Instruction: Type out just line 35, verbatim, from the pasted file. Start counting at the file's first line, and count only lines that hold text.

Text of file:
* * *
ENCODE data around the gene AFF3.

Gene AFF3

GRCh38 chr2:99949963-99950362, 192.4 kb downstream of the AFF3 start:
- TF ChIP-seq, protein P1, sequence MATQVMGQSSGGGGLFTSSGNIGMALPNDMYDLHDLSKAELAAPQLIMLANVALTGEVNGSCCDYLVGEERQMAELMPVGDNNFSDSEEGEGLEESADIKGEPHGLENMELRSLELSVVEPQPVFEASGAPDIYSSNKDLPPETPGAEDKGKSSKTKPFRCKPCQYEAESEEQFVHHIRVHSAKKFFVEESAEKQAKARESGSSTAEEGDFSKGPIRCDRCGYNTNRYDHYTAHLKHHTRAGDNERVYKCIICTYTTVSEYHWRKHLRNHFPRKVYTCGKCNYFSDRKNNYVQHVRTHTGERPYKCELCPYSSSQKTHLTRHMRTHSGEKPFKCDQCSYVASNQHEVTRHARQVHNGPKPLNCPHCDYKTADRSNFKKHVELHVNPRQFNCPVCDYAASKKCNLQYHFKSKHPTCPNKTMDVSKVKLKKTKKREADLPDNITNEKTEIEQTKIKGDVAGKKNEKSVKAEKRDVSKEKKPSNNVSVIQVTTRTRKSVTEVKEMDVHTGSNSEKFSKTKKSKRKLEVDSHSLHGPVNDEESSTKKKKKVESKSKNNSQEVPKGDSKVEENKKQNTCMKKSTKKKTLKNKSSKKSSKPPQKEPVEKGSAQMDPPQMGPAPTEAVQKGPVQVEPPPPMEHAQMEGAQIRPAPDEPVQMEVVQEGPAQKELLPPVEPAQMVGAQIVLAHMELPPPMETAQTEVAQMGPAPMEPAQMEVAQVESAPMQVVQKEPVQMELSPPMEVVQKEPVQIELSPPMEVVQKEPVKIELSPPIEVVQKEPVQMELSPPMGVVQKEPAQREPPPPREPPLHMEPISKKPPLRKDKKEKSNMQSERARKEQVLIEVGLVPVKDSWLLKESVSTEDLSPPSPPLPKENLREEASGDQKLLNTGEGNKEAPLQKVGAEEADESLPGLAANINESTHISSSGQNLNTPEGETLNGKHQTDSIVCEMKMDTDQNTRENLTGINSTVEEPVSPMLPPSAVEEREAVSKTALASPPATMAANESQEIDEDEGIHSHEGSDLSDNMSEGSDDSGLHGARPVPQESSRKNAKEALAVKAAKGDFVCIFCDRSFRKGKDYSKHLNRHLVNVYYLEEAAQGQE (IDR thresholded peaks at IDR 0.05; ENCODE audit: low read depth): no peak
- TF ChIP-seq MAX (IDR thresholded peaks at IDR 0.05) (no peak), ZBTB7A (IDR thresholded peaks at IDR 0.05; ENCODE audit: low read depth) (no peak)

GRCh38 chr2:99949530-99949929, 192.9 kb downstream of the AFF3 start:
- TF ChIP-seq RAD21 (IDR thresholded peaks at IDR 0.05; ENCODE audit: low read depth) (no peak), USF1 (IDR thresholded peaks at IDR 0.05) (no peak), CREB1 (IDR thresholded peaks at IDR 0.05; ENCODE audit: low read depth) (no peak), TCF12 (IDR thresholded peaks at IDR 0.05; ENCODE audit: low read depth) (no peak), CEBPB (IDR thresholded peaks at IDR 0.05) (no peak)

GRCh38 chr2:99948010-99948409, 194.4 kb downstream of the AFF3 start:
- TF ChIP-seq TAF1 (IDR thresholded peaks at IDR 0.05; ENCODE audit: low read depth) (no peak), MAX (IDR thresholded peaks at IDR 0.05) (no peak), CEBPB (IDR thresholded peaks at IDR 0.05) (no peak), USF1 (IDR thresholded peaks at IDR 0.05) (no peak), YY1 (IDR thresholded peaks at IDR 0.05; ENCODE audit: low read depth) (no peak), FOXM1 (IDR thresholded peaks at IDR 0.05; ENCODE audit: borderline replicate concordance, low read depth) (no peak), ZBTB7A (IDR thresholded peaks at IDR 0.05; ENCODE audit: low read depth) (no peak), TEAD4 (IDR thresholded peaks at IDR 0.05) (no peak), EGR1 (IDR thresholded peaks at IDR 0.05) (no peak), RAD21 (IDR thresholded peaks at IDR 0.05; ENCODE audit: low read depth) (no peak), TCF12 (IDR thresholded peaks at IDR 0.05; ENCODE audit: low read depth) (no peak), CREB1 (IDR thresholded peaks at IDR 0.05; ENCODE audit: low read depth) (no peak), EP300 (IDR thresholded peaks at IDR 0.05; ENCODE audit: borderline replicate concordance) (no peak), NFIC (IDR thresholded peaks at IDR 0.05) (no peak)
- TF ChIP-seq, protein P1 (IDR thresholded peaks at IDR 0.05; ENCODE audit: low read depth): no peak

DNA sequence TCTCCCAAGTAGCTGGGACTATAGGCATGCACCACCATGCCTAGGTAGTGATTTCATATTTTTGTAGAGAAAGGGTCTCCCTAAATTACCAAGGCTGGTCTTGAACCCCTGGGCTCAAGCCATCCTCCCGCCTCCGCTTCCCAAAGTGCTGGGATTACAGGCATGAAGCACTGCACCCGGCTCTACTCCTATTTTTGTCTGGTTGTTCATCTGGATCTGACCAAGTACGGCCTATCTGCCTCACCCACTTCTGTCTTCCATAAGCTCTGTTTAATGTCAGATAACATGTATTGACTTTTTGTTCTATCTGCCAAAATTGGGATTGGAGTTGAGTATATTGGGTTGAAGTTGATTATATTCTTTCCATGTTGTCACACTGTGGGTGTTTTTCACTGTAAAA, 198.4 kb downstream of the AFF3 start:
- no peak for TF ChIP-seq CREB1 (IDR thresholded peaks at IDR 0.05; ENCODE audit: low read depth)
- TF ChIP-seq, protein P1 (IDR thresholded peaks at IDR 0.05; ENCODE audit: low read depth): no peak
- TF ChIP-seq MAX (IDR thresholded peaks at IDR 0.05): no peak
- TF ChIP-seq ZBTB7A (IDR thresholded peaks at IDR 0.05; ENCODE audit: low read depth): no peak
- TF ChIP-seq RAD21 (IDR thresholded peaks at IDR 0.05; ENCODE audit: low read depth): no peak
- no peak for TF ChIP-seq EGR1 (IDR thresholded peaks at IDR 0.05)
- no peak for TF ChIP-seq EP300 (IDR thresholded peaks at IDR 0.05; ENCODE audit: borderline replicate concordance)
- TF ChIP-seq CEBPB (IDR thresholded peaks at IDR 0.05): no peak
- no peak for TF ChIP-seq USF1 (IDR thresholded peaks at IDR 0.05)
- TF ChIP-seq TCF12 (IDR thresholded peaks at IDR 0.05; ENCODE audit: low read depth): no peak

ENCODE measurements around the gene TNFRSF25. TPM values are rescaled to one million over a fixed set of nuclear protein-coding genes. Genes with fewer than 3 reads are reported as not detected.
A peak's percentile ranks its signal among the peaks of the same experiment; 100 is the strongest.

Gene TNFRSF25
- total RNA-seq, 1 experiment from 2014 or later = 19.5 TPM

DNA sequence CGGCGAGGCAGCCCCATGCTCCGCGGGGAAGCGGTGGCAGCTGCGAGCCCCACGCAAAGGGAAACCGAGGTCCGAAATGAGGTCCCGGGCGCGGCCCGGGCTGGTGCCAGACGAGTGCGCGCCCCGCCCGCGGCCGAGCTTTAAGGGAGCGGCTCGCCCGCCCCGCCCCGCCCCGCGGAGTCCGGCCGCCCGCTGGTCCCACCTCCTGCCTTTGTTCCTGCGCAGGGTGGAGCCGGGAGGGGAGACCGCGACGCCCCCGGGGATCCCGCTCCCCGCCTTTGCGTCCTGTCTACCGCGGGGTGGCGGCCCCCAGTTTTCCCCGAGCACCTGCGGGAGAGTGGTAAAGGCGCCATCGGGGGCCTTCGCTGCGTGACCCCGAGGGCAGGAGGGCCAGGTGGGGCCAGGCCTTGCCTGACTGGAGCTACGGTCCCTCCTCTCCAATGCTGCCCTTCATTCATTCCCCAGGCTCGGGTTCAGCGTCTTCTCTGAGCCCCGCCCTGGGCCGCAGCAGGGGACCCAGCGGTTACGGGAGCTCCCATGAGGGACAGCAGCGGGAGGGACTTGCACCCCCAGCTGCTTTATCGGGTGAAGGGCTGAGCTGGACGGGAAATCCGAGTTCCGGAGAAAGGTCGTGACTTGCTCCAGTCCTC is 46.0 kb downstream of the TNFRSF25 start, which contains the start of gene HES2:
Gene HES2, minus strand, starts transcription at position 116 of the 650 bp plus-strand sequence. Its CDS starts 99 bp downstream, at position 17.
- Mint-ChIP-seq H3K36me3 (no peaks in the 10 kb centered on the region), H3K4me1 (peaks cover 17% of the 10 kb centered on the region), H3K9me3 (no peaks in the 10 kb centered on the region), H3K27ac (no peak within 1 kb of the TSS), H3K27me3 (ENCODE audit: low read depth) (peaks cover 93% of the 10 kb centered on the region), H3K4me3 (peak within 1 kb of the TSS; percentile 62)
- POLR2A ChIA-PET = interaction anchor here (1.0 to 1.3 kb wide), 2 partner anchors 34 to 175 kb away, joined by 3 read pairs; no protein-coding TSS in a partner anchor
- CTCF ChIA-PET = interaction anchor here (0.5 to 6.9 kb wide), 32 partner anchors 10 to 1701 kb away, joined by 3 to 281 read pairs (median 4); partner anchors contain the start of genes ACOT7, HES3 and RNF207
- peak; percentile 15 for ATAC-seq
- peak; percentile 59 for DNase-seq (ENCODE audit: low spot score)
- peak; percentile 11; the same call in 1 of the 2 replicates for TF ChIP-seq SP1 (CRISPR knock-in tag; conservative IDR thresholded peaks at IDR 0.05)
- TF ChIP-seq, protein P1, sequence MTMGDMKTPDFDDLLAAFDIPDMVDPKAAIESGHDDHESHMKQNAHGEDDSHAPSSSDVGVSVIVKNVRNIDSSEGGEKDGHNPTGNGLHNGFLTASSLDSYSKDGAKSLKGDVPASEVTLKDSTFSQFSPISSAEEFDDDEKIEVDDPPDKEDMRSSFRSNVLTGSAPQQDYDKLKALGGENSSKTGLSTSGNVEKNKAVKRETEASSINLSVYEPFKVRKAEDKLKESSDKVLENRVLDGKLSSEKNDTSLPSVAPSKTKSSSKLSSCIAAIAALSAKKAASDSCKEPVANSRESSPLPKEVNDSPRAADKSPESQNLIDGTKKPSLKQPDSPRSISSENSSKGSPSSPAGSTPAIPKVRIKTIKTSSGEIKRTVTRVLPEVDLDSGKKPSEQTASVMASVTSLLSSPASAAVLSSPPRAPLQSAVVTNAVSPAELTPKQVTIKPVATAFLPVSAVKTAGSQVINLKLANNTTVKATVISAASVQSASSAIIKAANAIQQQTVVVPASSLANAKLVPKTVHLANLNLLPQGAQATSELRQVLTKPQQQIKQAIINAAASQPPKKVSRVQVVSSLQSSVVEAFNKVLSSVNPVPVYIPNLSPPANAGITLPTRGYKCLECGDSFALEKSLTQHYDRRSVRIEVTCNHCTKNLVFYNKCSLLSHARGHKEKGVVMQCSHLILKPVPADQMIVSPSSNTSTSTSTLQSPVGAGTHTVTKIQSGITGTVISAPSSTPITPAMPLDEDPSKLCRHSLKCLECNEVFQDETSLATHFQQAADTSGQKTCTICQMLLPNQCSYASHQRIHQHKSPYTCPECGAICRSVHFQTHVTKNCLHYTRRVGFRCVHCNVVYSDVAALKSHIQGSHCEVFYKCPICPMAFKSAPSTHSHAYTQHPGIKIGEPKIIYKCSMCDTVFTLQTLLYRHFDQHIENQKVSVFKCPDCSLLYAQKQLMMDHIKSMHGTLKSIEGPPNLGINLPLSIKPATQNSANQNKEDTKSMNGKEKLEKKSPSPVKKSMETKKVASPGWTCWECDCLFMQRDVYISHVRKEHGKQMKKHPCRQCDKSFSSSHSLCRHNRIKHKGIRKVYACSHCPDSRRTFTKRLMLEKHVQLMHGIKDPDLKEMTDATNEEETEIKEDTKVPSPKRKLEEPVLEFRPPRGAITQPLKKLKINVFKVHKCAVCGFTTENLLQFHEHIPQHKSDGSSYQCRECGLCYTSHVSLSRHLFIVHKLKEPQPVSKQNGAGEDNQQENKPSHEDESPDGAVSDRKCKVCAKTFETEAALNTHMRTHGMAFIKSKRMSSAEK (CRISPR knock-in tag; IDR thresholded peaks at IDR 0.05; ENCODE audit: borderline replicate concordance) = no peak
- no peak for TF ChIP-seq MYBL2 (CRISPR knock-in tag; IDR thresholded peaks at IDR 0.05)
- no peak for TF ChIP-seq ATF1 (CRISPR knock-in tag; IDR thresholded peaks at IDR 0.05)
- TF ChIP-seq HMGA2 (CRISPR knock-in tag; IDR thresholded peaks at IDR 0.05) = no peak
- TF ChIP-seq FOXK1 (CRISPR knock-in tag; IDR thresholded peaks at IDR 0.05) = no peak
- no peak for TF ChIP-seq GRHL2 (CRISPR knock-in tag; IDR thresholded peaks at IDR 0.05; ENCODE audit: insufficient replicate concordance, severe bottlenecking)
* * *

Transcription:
- no peak for TF ChIP-seq MYBL2 (CRISPR knock-in tag; IDR thresholded peaks at IDR 0.05)